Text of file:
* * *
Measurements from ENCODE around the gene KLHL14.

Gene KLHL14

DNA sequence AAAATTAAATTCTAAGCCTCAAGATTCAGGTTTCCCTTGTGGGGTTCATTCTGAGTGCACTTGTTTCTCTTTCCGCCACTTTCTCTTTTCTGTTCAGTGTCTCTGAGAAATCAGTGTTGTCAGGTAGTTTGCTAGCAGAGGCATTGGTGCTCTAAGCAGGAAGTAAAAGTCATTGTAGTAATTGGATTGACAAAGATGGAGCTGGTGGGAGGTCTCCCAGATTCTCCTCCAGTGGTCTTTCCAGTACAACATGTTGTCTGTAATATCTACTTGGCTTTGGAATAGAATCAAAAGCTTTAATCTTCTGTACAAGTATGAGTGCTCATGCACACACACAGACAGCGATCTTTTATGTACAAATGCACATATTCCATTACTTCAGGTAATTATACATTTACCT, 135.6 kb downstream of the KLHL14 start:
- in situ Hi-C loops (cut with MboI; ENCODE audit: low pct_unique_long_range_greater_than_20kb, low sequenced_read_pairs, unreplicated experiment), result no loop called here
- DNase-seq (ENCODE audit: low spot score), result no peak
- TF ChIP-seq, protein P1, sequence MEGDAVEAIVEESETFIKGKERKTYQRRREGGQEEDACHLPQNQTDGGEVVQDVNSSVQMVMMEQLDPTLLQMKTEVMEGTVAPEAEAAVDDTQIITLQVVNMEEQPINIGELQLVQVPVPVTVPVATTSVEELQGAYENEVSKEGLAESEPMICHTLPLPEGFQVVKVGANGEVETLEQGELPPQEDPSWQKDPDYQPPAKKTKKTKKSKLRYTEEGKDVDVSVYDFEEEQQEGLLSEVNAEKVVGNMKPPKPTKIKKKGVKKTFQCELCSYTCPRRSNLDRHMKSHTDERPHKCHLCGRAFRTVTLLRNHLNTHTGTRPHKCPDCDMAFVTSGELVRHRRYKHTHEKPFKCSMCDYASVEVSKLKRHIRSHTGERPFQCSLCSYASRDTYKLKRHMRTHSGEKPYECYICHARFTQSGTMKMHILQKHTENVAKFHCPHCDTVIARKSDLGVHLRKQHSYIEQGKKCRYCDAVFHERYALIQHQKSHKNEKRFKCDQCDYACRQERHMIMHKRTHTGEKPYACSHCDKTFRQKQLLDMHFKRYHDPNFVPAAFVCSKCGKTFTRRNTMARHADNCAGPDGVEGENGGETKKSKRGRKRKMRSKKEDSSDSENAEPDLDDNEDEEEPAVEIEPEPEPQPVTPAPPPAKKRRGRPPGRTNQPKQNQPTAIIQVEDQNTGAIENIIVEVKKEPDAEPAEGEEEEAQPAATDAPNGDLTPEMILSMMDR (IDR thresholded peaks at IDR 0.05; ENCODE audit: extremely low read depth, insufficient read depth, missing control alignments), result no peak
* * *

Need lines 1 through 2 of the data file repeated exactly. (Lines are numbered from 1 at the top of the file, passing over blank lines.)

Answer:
Measurements from ENCODE around the gene KLHL14.

Gene KLHL14